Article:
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College of Administrative and Financial Sciences
Assignment 2
Deadline: 02/12/2020 @ 23:59
Course Name: Logistics Management
Student’s Name:
Course Code: MGT-322
Student’s ID Number:
Semester: I
Academic Year: 1441/1442 H
For Instructor’s Use only
Instructor’s Name:
Students’ Grade: Marks Obtained/Out of
Level of Marks: High/Middle/Low
• The Assignment must be submitted on Blackboard (WORD format only) via allocated
• Assignments submitted through email will not be accepted.
• Students are advised to make their work clear and well presented, marks may be
reduced for poor presentation. This includes filling your information on the cover page.
• Students must mention question number clearly in their answer.
• Late submission will NOT be accepted.
• Avoid plagiarism, the work should be in your own words, copying from students or
other resources without proper referencing will result in ZERO marks. No exceptions.
• All answered must be typed using Times New Roman (size 12, double-spaced) font.
No pictures containing text will be accepted and will be considered plagiarism).
• Submissions without this cover page will NOT be accepted.
Submission Date by students: Before the end of Week- 14th
Place of Submission: Students Grade Centre
10 Marks
Learning Outcome:
1. Apply essential elements of core logistic and supply chain management principles.
2. Analyze and identify challenges and issues pertaining to logistical processes.
3. The capacity to write coherent project about actual logistic case studies.
Assignment Workload:
This assignment is an individual assignment.
Critical Thinking
Use Saudi digital Library (SDL) search engine
Search Title: THE BENEFITS OF LEAN MANUFACTURING what lean thinking offers the
process Industries
Authors Name: Melton,T
Source: In 7th World Congress of Chemical Engineering, Chemical Engineering Research and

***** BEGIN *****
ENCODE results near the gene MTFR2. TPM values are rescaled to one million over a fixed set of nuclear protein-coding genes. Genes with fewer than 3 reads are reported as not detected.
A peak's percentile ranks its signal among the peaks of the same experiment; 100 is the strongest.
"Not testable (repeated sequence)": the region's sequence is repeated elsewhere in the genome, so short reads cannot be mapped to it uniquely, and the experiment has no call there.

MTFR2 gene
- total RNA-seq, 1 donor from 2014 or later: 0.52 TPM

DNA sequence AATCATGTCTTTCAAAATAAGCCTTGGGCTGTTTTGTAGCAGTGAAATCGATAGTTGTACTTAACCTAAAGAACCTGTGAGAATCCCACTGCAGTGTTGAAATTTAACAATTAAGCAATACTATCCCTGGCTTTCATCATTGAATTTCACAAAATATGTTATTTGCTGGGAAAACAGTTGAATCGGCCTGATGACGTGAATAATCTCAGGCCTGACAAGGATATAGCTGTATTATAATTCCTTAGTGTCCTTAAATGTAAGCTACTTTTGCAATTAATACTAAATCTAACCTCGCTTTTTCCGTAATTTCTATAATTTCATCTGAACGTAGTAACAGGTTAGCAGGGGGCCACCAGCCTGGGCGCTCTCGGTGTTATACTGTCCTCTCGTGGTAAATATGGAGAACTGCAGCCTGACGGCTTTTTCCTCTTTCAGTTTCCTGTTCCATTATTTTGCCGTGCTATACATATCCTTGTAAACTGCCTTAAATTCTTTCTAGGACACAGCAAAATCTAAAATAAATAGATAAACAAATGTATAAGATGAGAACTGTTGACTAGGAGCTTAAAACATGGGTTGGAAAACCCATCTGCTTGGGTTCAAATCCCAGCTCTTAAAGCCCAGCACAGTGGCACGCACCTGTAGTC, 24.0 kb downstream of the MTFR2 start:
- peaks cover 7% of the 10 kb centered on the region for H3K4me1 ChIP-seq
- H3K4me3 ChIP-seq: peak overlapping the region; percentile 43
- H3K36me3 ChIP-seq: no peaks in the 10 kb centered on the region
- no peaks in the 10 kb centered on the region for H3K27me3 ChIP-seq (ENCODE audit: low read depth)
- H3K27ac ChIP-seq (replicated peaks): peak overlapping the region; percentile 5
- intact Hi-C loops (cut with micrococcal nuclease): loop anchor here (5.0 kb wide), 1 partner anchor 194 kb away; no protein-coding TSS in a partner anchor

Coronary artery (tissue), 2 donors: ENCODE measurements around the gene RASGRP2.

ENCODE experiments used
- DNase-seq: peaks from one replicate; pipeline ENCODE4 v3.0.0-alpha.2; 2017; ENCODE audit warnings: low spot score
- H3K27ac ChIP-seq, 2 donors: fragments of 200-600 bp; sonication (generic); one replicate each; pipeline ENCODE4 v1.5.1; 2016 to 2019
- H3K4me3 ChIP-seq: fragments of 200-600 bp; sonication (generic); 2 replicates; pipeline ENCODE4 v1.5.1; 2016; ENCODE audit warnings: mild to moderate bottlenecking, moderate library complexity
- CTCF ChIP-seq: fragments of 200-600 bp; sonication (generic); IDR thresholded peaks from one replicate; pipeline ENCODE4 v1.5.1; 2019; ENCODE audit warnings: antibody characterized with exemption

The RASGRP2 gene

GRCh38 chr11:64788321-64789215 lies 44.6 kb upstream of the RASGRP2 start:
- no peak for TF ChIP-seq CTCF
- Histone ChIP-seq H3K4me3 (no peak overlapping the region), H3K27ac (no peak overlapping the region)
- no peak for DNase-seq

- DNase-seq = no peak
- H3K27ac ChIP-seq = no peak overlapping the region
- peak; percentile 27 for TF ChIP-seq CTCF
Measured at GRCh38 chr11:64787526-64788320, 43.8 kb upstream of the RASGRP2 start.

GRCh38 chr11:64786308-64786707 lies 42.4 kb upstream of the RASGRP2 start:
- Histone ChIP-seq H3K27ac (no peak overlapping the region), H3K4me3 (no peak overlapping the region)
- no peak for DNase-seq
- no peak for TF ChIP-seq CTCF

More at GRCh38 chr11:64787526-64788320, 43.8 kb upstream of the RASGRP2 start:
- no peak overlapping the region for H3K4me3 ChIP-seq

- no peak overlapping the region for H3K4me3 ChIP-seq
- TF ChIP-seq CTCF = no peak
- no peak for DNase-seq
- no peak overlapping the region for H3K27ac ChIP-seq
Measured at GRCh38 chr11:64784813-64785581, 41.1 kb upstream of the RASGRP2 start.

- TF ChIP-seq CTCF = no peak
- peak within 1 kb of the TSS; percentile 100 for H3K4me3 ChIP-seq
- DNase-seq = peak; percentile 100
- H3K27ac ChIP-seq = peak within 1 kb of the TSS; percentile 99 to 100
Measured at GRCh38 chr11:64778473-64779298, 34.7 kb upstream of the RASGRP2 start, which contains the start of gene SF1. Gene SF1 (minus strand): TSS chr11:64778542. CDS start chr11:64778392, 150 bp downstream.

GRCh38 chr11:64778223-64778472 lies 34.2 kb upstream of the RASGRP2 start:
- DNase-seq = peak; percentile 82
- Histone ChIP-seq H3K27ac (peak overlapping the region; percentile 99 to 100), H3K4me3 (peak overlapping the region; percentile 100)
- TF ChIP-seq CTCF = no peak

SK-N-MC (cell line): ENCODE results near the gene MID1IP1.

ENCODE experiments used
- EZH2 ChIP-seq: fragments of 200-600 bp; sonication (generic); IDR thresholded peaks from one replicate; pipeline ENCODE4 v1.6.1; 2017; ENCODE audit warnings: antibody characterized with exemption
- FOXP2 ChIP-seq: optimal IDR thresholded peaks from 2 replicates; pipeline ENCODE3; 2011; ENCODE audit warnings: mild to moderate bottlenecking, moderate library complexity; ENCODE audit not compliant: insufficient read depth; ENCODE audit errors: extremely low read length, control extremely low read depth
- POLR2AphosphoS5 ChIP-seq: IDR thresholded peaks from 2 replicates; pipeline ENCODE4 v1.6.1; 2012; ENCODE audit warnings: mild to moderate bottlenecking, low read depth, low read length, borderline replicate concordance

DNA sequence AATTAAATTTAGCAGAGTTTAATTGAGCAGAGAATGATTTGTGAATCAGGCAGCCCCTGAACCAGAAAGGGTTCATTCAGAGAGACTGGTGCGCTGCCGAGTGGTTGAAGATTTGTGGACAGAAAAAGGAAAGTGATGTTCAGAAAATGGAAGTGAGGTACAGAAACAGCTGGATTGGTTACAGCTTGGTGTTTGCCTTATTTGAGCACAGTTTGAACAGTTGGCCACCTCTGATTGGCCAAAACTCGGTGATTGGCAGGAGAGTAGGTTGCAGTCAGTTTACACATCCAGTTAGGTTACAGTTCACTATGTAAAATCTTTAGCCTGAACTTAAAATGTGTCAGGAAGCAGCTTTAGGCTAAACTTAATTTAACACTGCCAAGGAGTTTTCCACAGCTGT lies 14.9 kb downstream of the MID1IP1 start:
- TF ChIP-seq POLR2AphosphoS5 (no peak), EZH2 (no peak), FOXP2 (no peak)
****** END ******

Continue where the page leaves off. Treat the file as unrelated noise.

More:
Design June 2005 83(6):662-673
Read out the research paper carefully and based on your understanding you should answer the
following questions.
1. Define why Manufacturing Companies emphases on lean thinking? Justify your answer with
suitable example. (3 Marks)
2. What do you understand by the term overproduction? Why do you think overproduction waste
described as the biggest waste while comparing to all other type of waste? (3 Marks)
3. What are the benefits from Suppliers to end users by using lean thinking? (3 Marks)
4. Use APA referencing style (1 Mark)
Note: You can assume any manufacturing company of your choice while answering questions.
# 2005 Institution of Chemical Engineers
Trans IChemE, Part A, June 2005
Chemical Engineering Research and Design, 83(A6): 662–673
doi: 10.1205/cherd.04351
What Lean Thinking has to Offer the Process Industries
MIME Solutions Ltd, Chester, UK
ow many people in the manufacturing industry can truly say that they have not heard
of LEAN? Not many. Yet how many of these believe in lean, have implemented
lean, are the passionate change agents who have convinced senior stakeholders
than lean is the way forward for their company? Less. Much Less. Lean is a revolution—it
isn’t just about using tools, or changing a few steps in our manufacturing processes—it’s
about the complete change of our businesses—how the supply chain operates, how the directors direct, how the managers manage, how employees—people—go about their daily work.
Everything. So what is this revolution, and how is it impacting the process industries? The
background of lean thinking is based in the history of Japanese manufacturing techniques
which have now been applied world-wide within many types of industry.
Keywords: lean manufacturing; waste; value; flow; value stream; bottleneck.
Taiichi Ohno had started work on the Toyota Production
system in the 1940s and continued it’s development into the
late 1980s unhindered by the advancements in computers
which had allowed mass production to be further
‘enhanced’ by MRP Systems. By the 1970s Toyota’s own
supply base was ‘lean’; by the 1980s their distribution
base was also ‘lean’.
Key tools and techniques within the ‘lean’ system,
Mention ‘lean’ and most ‘lean thinkers’ will know that this
is a reference to the lean production approach pioneered by
Toyota but also the subject of The Machine that Changed